Seth Onyango @SethManex
Foreign diplomatic missions have told the National Super Alliance (Nasa) to accept President Uhuru Kenyatta as the validly elected Head of State. In a strongly-worded statement endorsed by 11 embassies in Kenya, the missions told Opposition chief Raila Odinga to recognise President Kenyatta’s second term mandate.
“A father of multi-party democracy has made unsubstantiated claims about elections and unilaterally sworn himself as “president”, in deliberate disregard of the Constitution for which he so proudly ought,” read the statement in part.
“The Opposition must accept the decision of the Supreme Court to uphold the election of October 26. Uhuru Kenyatta and William Ruto are the legitimate President and Deputy President of Kenya,” it added. But Odinga immediately hit out at the envoys accusing them of being hypocrites.
He claimed the envoys supported an “illegitimate regime.” “We want to tell them in clear terms that Kenya is an independent state, that is capable of solving its internal problems. They are not interested in democracy but extend neo-colonialism through business deals so that they can continue stealing our resources,” he said at Southlands, Lang’ata in Nairobi where he visited survivors of a fire that gutted a slum settlement.
The diplomats, however, did not spare the government too and took a swipe at various institutions and individuals for failing to comply with court orders. “Whatever the conduct of others, the government has a special duty to protect democratic institutions and adhere to the Constitution and the rule of law at all times,” they said.
Additionally, they urged the government to protect freedom of expression, the media and all civil rights. “When individuals are arrested, their rights should be respected and due process followed.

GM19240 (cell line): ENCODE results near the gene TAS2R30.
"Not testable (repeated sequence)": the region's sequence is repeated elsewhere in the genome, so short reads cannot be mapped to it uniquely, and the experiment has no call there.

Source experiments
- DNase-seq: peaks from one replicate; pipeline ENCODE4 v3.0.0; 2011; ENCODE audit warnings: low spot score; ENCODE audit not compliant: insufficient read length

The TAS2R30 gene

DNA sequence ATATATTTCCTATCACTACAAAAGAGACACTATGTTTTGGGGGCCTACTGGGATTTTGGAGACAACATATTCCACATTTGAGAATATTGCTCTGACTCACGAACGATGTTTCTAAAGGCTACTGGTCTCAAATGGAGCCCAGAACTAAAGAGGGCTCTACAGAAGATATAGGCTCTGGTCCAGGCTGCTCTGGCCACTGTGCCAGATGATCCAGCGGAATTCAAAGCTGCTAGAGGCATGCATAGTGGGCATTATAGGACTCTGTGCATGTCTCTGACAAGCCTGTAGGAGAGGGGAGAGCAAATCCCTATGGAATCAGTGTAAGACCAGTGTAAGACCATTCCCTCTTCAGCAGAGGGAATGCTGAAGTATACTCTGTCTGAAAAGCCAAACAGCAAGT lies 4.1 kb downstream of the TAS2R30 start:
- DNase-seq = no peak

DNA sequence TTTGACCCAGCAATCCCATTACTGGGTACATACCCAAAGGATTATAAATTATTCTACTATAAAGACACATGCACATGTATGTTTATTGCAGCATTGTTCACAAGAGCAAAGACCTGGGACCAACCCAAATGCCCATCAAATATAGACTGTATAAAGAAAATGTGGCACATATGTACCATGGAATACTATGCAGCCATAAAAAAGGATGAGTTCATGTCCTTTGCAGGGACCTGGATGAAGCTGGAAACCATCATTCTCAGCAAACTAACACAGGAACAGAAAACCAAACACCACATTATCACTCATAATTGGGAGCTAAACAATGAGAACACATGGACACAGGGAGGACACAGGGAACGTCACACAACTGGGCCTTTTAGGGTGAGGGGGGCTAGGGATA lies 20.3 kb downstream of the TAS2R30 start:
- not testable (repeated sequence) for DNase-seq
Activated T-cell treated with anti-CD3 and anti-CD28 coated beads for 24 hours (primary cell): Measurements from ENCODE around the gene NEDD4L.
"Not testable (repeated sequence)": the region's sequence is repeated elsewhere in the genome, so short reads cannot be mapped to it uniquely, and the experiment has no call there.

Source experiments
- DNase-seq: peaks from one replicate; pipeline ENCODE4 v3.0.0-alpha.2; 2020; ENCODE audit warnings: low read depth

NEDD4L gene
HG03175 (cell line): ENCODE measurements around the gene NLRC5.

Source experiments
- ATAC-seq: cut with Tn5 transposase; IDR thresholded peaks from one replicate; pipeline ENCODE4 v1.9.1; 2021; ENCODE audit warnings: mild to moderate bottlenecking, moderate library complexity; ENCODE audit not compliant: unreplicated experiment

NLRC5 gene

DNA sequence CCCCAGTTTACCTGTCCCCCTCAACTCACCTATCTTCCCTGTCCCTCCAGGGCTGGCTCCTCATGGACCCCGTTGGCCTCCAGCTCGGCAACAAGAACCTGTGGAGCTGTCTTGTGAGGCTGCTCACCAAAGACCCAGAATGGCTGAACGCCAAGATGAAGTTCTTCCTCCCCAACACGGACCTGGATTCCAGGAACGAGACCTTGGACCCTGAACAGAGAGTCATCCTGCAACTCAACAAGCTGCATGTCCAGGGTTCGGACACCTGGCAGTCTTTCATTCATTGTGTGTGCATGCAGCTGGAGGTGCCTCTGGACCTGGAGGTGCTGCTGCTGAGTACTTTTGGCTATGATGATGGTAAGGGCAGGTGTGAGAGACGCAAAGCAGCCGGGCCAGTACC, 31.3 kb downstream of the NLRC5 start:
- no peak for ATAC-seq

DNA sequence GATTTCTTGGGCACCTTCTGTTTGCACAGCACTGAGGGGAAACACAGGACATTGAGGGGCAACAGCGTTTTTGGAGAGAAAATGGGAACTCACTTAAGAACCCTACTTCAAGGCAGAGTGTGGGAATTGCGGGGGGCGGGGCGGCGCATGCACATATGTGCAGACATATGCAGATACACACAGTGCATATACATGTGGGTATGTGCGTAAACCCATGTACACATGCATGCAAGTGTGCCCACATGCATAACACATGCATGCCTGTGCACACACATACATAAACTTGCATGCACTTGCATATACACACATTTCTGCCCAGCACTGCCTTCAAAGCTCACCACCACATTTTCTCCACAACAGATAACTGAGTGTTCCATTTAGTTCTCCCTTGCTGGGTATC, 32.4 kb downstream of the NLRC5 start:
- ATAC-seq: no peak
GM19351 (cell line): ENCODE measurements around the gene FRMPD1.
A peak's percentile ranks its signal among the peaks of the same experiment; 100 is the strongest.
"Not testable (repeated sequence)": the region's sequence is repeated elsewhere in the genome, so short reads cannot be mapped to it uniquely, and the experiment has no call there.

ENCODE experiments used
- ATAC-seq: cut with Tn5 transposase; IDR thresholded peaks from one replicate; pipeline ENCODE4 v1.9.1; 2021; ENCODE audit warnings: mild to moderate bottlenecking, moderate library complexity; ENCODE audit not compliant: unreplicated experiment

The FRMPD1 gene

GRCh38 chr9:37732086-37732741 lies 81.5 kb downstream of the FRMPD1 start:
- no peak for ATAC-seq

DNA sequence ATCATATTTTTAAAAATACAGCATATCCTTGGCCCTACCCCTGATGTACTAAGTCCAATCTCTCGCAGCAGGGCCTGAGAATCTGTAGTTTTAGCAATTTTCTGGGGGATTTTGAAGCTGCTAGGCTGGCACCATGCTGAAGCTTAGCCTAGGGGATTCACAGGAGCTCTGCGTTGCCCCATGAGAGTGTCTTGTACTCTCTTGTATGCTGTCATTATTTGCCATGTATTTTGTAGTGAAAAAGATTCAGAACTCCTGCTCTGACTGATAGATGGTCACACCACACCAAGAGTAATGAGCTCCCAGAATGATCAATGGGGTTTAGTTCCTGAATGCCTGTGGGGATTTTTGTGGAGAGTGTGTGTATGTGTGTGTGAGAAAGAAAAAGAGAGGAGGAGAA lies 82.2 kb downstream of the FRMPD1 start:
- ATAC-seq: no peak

Citizens have the responsibility to protest non-violently, and security services should avoid unnecessary or excessive use of force,” they said. The envoys warned the Opposition against threatening violence or engaging in extra-constitutional measures to seize power.
The diplomats’ statement adds to the growing voices, both locally and internationally, urging the Opposition to accept the October 26 presidential poll and move on. It comes even as the Opposition has vowed not relent its quest for what it terms as “electoral justice”.
The statement was signed by foreign missions including the Canada, the United States, Australia, Germany, Sweden, United Kingdom, Netherlands and France, Finland, Norway and Denmark. At the same time, they criticised the government for the crackdown on Opposition individuals and the shutdown of television stations following Raila’s controversial swearing-in.
“The Government, which should be the guarantor of liberty and freedom of expression for all under the law, has shut down television stations, seized the passports of opposition leaders, refused to obey court orders, and deported a prominent opposition lawyer.
These events follow two elections that left many Kenyans dead and many more livelihoods disrupted,” they said. They have now called for dialogue to resolve the current political situation.
“We again call for an immediate, sustained, open, and transparent National Conversation involving all Kenyans, to build national cohesion, address long-standing issues, and resolve the deep-seated divisions that the electoral process has exacerbated,” the diplomats urged.
“A free media and civil society keep the public informed and facilitate dialogue, and that dialogue improves the policies and programmes that leaders deliver to their citizens,” they added.